Some people have to learn the hard way. Mr. Pugh seems to be one of those people. Apparently a $10,000 penalty for his 2003 frivolous argument did not have the deterrent effect that the Tax Court hoped it would.
Back for more, Mr. Pugh reported $107,465 of wages on his 2004 tax return. He took a deduction for an equal amount on schedule A stating his wages were not taxable pursuant to section 1341 - Claim of Right (the same argument he made to the Tax Court in 2003). Section 1341 rarely comes into play these days. In short, it allows a taxpayer to take a deduction for income previously taxed which the taxpayer has to subsequently return.
For example, suppose in year 1 taxpayer A includes $25,000 in gross income because she thought she had an unrestricted right to the $25,000. Then in year 2 it turns out that taxpayer A did not have an unrestricted right to the entire $25,000, and is required to return $10,000. Under section 1341 she is allowed a $10,000 deduction in year 2 (there are other nuances but this makes the point).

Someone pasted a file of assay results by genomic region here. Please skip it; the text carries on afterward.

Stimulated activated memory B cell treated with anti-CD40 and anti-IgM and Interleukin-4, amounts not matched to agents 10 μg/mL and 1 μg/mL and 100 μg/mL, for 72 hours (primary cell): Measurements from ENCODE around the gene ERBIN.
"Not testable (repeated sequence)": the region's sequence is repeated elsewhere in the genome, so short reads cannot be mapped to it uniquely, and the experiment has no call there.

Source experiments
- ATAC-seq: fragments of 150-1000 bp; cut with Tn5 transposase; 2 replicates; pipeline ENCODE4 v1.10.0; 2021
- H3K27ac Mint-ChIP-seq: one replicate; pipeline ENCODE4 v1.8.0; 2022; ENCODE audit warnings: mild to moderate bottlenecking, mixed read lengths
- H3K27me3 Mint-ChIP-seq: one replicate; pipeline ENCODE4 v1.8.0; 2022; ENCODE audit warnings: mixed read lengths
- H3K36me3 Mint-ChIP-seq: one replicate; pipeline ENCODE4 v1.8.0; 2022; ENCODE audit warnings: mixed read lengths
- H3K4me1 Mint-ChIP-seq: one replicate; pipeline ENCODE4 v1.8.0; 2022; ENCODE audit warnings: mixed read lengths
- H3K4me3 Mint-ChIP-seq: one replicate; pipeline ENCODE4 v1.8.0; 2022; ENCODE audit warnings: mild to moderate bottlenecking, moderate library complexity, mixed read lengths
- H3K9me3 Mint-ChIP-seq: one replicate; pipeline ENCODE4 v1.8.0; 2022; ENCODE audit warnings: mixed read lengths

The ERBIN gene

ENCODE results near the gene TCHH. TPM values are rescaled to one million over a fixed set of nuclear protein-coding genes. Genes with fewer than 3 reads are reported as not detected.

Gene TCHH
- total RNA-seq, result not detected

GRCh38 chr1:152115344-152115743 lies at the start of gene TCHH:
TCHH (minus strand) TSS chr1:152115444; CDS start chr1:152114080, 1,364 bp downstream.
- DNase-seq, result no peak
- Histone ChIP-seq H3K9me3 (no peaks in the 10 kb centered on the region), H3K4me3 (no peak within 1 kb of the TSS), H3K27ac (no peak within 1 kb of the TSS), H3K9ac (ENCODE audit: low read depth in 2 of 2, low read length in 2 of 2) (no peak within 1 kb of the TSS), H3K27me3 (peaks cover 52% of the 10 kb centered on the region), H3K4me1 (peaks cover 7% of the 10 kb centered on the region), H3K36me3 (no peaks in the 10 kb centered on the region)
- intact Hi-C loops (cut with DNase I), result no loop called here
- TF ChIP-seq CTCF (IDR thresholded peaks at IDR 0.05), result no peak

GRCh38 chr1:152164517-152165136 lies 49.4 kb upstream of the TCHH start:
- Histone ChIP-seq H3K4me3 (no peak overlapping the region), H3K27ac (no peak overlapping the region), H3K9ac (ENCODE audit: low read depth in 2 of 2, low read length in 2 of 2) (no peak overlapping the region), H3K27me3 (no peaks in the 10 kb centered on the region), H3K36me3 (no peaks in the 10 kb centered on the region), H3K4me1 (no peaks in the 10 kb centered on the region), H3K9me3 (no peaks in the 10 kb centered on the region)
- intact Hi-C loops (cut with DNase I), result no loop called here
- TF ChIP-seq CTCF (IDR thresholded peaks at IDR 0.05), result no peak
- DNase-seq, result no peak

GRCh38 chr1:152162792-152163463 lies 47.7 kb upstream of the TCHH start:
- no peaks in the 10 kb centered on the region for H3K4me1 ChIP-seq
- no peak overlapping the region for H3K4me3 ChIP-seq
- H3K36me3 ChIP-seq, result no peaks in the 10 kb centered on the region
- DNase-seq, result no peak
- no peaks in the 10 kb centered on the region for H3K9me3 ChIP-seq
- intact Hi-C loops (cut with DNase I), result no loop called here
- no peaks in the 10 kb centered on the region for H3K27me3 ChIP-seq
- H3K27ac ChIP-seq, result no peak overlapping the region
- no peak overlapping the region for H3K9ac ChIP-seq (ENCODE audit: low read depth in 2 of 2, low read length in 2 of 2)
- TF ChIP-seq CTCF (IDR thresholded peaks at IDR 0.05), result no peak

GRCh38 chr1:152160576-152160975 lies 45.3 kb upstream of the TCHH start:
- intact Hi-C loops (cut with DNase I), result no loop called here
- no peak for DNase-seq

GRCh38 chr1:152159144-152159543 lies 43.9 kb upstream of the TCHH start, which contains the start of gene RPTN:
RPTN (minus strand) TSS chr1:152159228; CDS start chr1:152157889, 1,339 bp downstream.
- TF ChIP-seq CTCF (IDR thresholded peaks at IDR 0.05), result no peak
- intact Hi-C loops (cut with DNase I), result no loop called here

Mr. Pugh of course did not return his 2004 wages (he did not return his 2003 wages either). Consequently he loses and the IRS's motion for summary judgment is granted.
Tax Court to Mr. Pugh: "in view of the fact that a $10,000 penalty was not a sufficient deterrent . . . we shall require petitioner to pay a penalty of $15,000."
The first case is the current decision. The second case is the decision from 2003.